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Food and drink companies that are getting America back to work

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    This 12-ounce ceramic mug has been handcrafted just for Starbucks by the American Mug & Stein factory in East Liverpool, Ohio.American Mug & Stein Co.

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    Owner Chris Jennings and the fermenting tanks he crafted to Anthony Road Winery in the Finger Lakes of New York State.Amy Zavatto

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    Hillrock Estate Distillery’s owner Jeff Baker, Master Distiller Dave Pickerell, and assistant distiller Tim Welly in front of their Kentucky-made copper still.AMY ZAVATTO

We’ve all felt the frustration – hearing how jobs are few and far between.  With an unemployment rate hovering above 8 percent and ever more industries moving overseas, there is cause to worry about the decline American production and ingenuity. 

But a few food and drink-related companies may well be starting a trend to bring jobs right back here. From coffee to wine to whiskey, these innovative locally-minded producers are brewing, fermenting, and distilling their way to not just great things to imbibe, but a stronger American economy, too:

Starbucks and American Mug and Stein 

Once called the Pottery Belt of America, the town of East Liverpool, Ohio had only one of its once plentiful pottery factories left in 2012, and that one – American Mug and Stein – was on the verge of extinction, too. But thanks to some forward-thinking on the part of Starbucks, the company is now back in business. 

Starbucks partnered with the high-quality potter to make 20,000 limited release mugs, aptly inscribed with the word “Indivisible” – they sold out immediately. But this was no one-shot deal. Starbucks has hand-made, kiln-fired pottery producer working on their next sturdy sippy device: the Pike Place mug available in the flagship store in Seattle. 

But the caffeinated company didn’t stop there: They’ve also created the new “Indivisible” coffee blend. Available through Labor day, a whopping $5 from each pound sold will go to  the non-profit,  Create Jobs for USA.  

HillRock Distillery and Vendome Copper and Brass Works 

It’s not entirely uncommon for spirits producers to turn to countries like Germany for their column and pot stills used to manufacture the gallons and gallons and gallons of liquor they bottle up and sell every year.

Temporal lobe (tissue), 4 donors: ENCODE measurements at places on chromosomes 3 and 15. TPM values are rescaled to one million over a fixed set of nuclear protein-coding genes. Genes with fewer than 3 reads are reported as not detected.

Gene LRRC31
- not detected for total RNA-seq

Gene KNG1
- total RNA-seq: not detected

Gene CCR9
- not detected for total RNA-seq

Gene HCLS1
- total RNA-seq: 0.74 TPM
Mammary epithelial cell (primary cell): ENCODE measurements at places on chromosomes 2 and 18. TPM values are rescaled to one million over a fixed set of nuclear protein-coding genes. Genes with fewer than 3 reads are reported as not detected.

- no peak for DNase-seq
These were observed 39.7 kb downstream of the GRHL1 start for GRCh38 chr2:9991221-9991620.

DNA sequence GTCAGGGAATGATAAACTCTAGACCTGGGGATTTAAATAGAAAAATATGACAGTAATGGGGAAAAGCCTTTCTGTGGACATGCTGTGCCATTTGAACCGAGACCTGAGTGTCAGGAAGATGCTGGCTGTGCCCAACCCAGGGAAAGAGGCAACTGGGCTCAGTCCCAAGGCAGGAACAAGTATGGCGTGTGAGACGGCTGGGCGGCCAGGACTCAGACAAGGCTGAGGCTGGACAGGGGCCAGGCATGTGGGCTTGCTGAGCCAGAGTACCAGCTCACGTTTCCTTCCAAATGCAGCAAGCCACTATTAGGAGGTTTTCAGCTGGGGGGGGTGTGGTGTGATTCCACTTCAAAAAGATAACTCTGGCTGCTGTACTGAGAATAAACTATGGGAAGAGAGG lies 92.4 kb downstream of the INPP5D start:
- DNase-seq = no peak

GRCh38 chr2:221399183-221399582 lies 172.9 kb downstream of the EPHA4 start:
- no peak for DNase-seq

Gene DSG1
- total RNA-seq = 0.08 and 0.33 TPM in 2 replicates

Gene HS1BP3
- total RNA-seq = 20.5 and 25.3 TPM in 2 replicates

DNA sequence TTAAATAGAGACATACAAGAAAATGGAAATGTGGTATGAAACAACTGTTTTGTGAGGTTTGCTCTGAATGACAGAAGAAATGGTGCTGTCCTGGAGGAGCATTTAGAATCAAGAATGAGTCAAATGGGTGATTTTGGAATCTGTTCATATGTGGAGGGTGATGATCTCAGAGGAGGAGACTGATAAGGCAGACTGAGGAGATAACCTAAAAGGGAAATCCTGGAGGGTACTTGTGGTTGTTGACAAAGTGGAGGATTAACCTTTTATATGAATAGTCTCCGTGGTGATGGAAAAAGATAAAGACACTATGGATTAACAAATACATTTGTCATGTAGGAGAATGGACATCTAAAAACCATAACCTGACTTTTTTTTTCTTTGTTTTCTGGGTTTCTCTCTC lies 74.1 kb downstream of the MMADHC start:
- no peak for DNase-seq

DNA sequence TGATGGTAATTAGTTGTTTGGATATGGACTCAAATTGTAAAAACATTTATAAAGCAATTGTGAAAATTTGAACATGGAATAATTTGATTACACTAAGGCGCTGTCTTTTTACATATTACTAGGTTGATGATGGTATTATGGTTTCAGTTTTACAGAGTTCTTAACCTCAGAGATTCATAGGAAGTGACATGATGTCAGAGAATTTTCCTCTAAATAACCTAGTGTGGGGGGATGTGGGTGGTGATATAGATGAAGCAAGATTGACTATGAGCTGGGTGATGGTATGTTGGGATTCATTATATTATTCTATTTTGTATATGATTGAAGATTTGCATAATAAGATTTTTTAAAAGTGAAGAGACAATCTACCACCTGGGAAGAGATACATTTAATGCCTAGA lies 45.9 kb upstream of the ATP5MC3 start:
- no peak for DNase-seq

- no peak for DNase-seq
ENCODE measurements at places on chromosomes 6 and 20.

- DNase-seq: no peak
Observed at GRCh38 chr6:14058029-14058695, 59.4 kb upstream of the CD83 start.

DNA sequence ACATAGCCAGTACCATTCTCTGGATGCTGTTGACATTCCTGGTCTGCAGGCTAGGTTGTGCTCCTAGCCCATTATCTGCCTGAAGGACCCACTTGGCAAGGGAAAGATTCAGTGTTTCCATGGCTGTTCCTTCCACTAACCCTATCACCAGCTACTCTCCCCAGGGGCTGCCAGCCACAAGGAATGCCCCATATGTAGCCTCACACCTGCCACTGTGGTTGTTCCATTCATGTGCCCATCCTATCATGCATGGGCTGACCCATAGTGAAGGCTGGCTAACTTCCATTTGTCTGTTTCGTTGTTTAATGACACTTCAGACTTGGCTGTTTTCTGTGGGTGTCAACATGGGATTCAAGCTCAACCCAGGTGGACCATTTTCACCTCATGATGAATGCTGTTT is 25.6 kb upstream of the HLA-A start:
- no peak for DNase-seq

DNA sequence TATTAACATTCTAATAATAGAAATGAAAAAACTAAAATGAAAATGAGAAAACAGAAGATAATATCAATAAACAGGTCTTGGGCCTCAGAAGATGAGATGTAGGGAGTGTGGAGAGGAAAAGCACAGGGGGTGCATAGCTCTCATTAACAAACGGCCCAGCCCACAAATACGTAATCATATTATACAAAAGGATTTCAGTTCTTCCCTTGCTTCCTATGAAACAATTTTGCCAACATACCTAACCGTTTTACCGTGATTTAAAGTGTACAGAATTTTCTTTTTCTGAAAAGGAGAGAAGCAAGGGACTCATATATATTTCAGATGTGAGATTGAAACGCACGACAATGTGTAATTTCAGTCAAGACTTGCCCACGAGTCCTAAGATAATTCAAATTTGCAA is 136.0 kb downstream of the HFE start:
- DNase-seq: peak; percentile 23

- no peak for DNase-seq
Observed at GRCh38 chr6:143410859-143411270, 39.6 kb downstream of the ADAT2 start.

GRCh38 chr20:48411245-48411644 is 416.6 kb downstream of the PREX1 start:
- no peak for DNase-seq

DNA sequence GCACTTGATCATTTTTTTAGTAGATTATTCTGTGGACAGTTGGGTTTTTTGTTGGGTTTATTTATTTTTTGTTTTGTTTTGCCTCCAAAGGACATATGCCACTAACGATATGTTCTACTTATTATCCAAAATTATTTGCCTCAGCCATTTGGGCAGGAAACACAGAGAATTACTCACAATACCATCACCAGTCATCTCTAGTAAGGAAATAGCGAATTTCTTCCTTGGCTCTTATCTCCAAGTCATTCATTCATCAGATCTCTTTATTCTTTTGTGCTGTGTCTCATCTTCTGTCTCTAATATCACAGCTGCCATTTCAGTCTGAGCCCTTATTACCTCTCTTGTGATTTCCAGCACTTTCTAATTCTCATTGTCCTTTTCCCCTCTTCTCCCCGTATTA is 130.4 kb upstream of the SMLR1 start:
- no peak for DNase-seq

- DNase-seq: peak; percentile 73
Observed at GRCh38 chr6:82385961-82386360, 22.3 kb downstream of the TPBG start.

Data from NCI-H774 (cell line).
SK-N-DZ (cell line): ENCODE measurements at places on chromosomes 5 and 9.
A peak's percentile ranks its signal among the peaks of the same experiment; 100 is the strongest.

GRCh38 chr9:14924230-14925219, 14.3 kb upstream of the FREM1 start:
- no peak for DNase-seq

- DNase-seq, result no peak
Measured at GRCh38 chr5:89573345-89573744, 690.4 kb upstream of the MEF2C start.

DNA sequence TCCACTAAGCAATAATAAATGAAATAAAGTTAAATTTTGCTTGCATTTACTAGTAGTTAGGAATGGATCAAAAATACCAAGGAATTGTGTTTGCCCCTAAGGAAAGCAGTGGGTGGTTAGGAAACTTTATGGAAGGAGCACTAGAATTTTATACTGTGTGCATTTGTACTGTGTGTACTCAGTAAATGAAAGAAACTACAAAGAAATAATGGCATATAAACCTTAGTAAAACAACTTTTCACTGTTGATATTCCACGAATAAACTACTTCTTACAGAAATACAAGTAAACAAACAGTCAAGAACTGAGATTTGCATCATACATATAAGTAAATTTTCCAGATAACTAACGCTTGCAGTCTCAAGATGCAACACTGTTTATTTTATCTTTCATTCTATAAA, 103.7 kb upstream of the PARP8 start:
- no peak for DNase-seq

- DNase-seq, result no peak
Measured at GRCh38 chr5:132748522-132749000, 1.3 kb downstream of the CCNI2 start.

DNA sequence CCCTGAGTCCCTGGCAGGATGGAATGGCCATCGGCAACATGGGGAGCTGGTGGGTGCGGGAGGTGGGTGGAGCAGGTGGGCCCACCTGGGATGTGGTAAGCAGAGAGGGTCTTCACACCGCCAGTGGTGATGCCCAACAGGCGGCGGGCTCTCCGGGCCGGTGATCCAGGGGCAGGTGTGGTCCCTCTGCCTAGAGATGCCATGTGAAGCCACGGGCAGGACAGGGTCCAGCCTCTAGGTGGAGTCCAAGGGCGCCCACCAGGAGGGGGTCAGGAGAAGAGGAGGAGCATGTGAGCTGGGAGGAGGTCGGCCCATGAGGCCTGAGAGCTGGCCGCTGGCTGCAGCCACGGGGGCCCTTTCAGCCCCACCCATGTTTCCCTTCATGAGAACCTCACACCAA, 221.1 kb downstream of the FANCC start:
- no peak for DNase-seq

But when he came on as Master Distiller for the new Hillrock Estate Distillery in Ancram, N.Y., Dave Pickerell (former master distiller for Maker’s Mark bourbon) turned to his home state of Kentucky to get the exact piece of machinery he needed for his amazing small-batch, artisanal whiskey. 

Vendome Copper and Brass Works is located in Pickerell’s home city of Louisville, Kentucky, and made a special-order, hand-hammered copper still to Pickerell’s particular specifications. 

“The company is about five generations, so it’s got long roots in the beverage industry in the U.S. They’re also the largest supplier of copper sheet metal in the country. The work is really artisanal,” he said.

Anthony Road Winery and Vance Metal Fabricators

If there anything you can say with assuredness about New York’s Finger Lake wine region, it’s that a) you’ll find some pretty great Riesling up there in New York’s hinterlands and b) there’s a true feeling of bootstrap community-mindedness among the winemakers in this lake-laden, cold-climate wine-production area. 

But the down-home mentality is starting to spread to other local manufacturers, too. Chris Jennings and his wife invested in Anthony Road winery when their friends, John and Ann Martini, first were getting Anthony Road Winery off the ground 20 years ago. Soon after, the Martinis returned the confidence. 

Instead of purchasing tanks from out-of-state manufacturers, John Martini asked Jennings if his company, Vance Metal Fabricators in Lake Geneva would consider making fermenting tanks for his highly-prized wines. Since then, Vance has expanded to make everything from catwalks to tanks for other local wineries, distilleries, cideries, and beer brewers, too. 

“We’ve refined our own design,” says Jennings, “And now it makes up about 8 percent of our business. We’ve got a nice enclave of happy customers.”